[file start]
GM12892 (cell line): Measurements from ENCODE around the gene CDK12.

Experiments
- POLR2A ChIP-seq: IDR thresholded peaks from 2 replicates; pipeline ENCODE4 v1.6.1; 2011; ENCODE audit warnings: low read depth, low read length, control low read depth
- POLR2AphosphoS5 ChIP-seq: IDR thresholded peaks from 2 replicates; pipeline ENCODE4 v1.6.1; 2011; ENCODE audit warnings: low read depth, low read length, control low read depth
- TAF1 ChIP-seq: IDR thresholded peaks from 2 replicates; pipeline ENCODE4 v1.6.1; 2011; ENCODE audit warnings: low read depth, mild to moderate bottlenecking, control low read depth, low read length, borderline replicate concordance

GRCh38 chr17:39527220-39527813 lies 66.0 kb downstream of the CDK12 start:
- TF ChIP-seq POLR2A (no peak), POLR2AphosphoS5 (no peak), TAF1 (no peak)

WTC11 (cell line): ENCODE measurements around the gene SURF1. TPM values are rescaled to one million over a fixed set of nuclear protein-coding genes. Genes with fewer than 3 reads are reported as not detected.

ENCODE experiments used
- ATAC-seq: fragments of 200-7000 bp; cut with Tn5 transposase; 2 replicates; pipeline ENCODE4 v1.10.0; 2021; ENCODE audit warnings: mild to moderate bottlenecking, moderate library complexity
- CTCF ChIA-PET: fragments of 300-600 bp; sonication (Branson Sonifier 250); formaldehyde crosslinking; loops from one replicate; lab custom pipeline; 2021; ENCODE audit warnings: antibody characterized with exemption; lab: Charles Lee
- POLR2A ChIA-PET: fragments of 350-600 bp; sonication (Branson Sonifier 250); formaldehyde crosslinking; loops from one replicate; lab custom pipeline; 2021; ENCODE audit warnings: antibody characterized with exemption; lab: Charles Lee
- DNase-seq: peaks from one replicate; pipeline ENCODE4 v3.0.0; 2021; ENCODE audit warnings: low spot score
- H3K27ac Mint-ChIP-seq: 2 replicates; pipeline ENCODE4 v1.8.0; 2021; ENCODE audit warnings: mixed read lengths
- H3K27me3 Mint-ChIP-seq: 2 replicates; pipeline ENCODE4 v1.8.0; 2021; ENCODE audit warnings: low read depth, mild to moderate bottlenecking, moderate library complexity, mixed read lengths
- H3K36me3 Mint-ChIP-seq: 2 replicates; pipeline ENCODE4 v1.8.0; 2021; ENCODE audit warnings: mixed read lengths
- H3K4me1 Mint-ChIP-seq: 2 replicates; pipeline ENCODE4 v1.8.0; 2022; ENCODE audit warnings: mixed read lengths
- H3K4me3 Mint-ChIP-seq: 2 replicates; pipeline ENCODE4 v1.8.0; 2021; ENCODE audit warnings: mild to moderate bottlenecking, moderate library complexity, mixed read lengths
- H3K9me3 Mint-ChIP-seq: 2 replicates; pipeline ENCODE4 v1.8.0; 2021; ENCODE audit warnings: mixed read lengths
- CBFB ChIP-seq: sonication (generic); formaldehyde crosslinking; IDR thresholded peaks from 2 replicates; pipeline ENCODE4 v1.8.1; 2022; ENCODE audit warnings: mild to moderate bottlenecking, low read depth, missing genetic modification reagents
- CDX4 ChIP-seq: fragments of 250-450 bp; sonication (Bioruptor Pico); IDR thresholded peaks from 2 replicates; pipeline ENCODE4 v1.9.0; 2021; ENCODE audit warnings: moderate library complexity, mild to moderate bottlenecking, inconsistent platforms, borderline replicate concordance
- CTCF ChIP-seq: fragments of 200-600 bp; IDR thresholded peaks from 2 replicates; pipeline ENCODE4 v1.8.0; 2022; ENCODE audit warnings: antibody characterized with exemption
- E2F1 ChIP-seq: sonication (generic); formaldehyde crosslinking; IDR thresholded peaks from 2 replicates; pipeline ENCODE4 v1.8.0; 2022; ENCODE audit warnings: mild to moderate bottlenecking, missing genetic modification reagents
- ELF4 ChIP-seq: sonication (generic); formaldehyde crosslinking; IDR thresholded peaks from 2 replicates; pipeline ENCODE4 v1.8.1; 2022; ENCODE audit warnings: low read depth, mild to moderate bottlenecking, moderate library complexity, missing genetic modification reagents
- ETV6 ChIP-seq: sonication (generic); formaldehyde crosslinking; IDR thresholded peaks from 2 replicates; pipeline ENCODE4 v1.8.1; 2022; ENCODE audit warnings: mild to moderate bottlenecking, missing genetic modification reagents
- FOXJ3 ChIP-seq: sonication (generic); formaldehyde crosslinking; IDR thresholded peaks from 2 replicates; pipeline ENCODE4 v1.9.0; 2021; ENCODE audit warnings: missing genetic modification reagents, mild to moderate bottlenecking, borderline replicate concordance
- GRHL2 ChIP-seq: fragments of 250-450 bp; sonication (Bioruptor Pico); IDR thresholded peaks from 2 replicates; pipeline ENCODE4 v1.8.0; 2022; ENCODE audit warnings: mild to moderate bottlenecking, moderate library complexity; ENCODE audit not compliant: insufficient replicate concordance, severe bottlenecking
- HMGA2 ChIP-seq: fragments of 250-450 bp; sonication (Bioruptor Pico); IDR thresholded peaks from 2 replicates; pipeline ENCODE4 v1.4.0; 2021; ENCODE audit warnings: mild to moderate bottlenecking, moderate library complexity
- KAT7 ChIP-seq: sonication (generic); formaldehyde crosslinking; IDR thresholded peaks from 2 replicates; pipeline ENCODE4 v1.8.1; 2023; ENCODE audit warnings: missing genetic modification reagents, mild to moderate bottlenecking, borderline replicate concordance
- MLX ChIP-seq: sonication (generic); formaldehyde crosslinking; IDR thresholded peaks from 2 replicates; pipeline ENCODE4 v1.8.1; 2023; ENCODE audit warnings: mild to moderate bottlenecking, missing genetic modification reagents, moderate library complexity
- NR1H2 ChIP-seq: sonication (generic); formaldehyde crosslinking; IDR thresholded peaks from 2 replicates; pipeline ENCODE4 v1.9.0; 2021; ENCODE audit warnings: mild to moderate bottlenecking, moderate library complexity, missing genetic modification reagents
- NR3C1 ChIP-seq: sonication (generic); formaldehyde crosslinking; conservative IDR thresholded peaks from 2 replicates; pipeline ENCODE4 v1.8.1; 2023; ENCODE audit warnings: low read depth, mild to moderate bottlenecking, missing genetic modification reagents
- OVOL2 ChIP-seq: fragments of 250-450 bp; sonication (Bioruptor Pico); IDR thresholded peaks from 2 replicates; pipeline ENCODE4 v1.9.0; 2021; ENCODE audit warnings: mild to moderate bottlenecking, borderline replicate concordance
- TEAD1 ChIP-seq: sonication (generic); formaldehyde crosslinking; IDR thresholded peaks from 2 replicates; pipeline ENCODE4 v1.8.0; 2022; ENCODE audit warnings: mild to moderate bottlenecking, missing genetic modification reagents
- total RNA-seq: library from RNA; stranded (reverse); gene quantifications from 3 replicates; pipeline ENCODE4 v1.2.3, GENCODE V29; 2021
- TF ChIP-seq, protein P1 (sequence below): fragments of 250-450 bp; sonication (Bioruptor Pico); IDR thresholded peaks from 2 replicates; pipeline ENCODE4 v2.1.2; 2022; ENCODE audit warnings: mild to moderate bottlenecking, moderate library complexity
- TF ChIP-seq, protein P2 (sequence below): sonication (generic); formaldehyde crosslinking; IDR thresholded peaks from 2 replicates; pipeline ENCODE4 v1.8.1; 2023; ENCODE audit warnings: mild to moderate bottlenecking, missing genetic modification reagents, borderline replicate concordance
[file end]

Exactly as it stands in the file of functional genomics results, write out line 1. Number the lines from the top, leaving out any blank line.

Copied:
GM12892 (cell line): Measurements from ENCODE around the gene CDK12.